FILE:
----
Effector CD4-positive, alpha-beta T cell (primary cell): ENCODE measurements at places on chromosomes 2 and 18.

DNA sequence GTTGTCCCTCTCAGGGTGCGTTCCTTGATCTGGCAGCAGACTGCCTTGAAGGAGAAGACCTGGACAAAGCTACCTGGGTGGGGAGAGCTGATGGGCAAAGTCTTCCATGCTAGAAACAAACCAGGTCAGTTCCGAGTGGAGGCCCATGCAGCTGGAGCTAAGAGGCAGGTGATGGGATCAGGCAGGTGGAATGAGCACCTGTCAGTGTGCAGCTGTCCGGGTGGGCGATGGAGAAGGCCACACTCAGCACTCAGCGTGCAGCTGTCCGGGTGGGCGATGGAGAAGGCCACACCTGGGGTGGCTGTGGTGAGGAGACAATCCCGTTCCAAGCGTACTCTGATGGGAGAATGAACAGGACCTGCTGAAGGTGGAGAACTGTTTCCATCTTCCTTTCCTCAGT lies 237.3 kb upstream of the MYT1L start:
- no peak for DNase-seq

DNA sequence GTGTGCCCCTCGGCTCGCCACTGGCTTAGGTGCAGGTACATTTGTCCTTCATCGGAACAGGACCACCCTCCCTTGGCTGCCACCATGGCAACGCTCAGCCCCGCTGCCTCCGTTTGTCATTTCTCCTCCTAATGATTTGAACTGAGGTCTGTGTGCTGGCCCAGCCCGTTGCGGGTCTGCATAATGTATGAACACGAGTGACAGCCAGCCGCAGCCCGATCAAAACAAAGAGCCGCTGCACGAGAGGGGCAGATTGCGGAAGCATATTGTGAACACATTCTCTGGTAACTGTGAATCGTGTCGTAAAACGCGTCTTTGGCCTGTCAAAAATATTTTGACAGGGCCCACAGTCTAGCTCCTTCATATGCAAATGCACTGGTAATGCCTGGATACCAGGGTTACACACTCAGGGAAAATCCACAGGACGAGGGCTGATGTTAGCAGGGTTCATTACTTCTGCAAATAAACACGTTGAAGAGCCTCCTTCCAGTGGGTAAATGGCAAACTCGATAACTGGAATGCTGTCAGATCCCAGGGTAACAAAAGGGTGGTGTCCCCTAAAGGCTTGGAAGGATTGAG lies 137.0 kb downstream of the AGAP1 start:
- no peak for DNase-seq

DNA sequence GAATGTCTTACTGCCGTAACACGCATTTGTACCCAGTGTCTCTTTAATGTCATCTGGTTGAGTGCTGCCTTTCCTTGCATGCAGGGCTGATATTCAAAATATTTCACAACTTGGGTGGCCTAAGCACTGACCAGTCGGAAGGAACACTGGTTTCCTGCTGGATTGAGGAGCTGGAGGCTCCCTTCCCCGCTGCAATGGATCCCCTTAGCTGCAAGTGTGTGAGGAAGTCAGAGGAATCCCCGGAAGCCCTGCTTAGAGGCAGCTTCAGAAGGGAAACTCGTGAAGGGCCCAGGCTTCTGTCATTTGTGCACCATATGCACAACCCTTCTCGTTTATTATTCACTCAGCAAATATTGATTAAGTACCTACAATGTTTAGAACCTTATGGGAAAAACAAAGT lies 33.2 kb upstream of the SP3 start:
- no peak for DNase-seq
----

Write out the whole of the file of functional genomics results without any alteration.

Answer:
Effector CD4-positive, alpha-beta T cell (primary cell): ENCODE measurements at places on chromosomes 2 and 18.

DNA sequence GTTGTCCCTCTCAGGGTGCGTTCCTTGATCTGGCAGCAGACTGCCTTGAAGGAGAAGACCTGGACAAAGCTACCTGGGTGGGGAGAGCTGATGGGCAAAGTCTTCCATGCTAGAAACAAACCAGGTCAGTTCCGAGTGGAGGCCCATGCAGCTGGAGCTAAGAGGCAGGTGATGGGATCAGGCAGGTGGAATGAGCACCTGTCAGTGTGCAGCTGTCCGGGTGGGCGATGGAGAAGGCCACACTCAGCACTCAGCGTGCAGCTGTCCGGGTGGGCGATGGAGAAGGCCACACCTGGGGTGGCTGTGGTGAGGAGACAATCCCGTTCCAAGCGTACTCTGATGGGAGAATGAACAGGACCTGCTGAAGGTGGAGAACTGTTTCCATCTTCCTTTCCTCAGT lies 237.3 kb upstream of the MYT1L start:
- no peak for DNase-seq

DNA sequence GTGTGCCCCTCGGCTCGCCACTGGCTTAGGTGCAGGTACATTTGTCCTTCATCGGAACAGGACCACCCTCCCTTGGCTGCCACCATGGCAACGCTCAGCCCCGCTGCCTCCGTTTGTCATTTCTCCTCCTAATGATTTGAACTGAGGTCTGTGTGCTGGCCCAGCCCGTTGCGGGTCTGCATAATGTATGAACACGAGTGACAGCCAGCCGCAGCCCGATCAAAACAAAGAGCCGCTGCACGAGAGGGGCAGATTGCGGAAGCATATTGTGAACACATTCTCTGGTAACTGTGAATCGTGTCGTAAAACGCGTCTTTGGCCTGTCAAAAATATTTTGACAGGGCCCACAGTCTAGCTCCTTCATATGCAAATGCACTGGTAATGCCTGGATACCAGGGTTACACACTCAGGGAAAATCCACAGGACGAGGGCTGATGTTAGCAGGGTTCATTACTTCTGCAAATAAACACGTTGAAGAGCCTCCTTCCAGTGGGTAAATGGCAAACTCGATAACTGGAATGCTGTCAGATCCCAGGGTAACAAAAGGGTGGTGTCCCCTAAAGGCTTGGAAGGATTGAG lies 137.0 kb downstream of the AGAP1 start:
- no peak for DNase-seq

DNA sequence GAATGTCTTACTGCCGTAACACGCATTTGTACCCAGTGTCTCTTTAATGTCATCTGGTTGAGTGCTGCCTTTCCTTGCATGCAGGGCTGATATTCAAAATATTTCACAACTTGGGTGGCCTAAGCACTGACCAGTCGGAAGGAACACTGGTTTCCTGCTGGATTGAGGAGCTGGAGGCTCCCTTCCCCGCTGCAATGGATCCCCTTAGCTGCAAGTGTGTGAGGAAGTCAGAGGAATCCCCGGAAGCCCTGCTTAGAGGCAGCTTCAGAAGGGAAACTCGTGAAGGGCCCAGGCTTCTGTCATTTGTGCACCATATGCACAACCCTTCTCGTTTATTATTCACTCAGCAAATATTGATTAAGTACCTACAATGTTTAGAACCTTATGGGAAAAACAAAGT lies 33.2 kb upstream of the SP3 start:
- no peak for DNase-seq